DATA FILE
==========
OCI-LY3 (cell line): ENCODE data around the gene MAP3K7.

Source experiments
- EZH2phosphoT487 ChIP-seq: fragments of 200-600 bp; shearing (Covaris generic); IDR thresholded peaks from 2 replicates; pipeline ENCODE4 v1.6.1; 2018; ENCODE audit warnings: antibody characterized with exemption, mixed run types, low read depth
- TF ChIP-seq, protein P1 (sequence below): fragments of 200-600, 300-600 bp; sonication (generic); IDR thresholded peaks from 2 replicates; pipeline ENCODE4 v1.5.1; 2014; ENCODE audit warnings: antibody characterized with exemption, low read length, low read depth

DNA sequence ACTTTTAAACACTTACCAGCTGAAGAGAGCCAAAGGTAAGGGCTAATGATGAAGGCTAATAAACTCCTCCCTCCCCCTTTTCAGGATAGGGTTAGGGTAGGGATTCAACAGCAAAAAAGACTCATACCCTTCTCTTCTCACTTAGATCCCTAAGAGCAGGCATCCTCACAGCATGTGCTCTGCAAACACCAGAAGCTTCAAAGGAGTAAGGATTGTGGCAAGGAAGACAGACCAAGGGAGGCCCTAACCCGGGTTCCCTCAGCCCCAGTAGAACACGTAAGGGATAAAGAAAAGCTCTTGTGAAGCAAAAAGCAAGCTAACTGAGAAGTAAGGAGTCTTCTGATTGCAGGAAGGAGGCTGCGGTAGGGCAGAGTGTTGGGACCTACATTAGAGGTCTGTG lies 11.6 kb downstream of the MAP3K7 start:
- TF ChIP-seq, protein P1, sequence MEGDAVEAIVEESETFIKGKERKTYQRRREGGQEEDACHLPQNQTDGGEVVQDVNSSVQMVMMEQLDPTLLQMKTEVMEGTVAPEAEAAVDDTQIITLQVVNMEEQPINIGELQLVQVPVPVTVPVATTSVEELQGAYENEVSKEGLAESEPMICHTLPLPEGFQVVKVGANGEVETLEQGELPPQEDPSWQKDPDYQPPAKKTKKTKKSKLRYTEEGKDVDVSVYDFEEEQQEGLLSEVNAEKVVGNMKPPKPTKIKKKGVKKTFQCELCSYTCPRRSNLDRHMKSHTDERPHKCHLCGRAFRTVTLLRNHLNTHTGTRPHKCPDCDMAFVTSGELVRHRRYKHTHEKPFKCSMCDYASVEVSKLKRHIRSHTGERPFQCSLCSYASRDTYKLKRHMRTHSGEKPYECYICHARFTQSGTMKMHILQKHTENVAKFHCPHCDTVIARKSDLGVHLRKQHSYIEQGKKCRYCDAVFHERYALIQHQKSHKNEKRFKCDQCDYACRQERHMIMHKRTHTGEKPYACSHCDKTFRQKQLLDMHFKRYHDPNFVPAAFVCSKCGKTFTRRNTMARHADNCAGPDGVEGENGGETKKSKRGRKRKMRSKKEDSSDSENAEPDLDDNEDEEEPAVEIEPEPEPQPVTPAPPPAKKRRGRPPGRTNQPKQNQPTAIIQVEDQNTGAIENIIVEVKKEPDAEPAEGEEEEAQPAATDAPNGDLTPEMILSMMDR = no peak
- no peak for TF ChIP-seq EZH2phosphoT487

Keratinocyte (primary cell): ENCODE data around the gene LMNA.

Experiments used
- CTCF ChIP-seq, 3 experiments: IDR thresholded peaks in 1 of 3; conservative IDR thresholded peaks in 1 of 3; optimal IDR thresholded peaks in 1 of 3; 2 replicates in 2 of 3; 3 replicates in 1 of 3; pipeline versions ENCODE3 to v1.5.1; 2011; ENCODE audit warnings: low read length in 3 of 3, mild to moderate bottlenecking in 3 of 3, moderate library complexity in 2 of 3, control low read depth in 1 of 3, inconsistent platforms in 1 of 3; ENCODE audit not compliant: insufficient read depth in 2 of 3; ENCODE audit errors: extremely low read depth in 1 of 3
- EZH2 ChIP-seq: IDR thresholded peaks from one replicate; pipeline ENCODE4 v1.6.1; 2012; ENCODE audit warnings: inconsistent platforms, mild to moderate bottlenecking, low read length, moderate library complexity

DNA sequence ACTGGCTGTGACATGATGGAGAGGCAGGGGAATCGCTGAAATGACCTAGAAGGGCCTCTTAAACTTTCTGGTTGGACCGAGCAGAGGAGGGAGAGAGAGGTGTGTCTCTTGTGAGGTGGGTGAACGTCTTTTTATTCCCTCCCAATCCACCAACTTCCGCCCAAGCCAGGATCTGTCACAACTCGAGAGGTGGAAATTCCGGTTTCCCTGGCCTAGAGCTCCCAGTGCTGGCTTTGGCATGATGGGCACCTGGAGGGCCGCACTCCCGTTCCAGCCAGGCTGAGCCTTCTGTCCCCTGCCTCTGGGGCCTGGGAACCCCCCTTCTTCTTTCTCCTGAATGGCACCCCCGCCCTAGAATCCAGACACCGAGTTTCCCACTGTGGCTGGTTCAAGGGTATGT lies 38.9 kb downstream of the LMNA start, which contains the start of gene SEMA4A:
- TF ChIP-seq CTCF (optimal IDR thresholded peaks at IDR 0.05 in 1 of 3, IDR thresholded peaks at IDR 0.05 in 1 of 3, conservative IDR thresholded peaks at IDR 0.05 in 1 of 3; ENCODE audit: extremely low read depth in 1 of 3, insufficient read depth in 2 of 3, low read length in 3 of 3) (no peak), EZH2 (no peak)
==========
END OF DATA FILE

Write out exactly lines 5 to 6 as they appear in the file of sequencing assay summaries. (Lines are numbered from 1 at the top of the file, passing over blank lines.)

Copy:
DNA sequence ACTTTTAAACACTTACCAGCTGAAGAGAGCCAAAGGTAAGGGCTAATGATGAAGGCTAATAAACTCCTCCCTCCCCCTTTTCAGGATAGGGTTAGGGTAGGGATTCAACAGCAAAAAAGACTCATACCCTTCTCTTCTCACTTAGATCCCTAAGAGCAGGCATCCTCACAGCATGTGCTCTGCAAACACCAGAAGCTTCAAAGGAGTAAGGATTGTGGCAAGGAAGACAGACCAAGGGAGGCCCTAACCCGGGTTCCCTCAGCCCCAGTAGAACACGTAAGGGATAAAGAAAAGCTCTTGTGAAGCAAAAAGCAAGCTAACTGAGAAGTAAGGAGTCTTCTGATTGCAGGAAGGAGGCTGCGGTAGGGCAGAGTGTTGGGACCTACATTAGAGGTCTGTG lies 11.6 kb downstream of the MAP3K7 start:
- TF ChIP-seq, protein P1, sequence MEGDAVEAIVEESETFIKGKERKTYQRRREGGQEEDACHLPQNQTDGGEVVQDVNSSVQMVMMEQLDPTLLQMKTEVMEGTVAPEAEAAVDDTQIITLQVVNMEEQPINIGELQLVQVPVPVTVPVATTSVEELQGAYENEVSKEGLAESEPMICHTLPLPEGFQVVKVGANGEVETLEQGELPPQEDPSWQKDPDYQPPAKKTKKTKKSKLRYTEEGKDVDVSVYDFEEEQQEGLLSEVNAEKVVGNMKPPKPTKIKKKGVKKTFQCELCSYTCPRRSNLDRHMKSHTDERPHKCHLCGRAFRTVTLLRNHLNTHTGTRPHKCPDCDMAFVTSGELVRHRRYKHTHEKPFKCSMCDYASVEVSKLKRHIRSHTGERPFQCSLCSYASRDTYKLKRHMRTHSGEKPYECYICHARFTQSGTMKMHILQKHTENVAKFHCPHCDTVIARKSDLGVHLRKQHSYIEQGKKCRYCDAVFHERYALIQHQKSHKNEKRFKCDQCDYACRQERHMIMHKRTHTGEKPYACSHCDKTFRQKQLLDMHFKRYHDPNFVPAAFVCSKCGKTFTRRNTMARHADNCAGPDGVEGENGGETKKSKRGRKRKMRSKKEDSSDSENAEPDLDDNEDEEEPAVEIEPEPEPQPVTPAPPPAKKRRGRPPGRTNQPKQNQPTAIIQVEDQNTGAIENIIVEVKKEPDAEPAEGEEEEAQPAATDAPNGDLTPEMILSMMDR = no peak